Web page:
The kids in the PBS documentary (My Shakespeare) were having trouble. They weren't actors. They had never read or seen Shakespeare. They had no hope of success in any tangible way. But after a month of intensive rehearsals and constant guidance/encouragement from filmmaker/actor/director Paterson Joseph, they pushed through adversity (thank you ESPN, for that phrase) and connected to their characters, wrenching emotions like love, lust, and betrayal from their souls and getting them out on stage.
An actress friend of mine once told me that she had to stop acting because the ability to access and control emotions, though she could do it, was too much for her. She couldn't stop feeling them after the scene ended. I think this kind of direct access to and control of emotion is necessary for all art. But writing isn't a performance. It's just always there. So if you're attuned to your emotions when you're writing, if you're ripping your heart out, when and how do you put it back in?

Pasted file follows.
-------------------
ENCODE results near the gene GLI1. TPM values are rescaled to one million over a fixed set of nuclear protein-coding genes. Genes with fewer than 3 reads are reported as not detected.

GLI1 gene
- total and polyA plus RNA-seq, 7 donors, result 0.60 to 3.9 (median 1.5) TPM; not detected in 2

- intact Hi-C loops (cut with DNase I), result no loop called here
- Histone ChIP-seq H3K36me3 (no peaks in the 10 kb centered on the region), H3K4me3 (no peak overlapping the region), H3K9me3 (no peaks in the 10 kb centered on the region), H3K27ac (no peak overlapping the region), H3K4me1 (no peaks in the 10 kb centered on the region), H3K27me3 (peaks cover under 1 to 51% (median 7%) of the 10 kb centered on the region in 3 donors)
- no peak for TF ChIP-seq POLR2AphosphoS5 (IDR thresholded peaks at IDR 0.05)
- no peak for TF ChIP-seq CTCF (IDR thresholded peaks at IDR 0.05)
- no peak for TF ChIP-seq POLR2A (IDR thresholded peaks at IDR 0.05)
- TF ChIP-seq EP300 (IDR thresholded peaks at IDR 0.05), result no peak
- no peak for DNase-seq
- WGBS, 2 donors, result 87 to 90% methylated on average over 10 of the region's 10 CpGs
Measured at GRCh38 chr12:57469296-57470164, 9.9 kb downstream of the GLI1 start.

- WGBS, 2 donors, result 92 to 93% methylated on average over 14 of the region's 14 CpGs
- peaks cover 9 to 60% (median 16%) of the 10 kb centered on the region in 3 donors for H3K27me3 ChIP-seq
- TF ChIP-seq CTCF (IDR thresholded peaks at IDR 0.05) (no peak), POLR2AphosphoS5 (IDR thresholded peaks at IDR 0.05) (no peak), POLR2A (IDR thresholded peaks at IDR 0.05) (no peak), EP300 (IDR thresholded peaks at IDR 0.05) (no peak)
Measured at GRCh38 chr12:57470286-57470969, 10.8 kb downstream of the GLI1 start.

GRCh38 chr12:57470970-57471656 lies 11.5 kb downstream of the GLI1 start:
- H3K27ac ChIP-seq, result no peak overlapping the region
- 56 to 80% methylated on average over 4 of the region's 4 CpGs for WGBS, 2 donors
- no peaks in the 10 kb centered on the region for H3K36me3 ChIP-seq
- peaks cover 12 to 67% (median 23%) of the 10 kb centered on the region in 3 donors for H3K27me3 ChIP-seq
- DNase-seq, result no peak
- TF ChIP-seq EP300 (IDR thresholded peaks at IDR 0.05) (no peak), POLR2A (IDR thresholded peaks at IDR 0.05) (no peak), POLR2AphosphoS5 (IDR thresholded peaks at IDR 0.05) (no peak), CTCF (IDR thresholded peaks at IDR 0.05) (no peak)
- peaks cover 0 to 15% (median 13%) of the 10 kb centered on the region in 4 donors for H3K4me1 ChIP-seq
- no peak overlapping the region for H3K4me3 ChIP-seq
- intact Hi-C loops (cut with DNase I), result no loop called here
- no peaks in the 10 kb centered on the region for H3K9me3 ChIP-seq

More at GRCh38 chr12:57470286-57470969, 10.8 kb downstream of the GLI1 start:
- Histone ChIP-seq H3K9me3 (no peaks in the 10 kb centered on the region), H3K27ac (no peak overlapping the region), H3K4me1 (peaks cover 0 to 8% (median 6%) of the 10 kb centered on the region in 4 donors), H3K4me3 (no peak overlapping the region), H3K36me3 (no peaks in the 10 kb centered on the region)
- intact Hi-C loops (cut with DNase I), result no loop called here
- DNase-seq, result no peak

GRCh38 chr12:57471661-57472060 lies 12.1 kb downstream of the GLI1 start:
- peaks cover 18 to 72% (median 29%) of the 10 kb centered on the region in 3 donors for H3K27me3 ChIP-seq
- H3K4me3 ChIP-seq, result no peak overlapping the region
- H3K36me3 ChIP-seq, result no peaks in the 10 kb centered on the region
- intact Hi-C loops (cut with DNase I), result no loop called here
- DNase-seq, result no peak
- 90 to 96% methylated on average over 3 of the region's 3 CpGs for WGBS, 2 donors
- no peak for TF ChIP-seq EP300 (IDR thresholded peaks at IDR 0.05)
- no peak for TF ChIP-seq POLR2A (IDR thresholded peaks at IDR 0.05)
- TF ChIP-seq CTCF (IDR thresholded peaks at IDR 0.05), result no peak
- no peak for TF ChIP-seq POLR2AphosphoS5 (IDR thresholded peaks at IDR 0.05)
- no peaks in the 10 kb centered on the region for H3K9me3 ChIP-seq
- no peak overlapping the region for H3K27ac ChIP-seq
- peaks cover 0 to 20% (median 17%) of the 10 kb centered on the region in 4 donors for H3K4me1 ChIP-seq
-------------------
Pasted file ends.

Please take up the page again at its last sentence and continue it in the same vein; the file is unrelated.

Last night, I caught American Beauty on TV, uninterrupted, unedited. I remembered going to see it in the theatre with Jane, when it first came out, when she still lived here, when she made me go see the best films. Afterwards, we clutched each other and sighed with overwhelming wonder at the Wes Bentley character: how gorgeous, how real. The plastic bag dancing in the wind. We probably cried.
It's so easy (too easy?) for me to access my emotions. It's wrangling them into art that pins me to the couch. What good is all that emotion with no means to get it on the page? So I'm up all night, feeling stuff, staring into the night, the flickering television casting a frantic shadow in my bedroom, wondering what to do.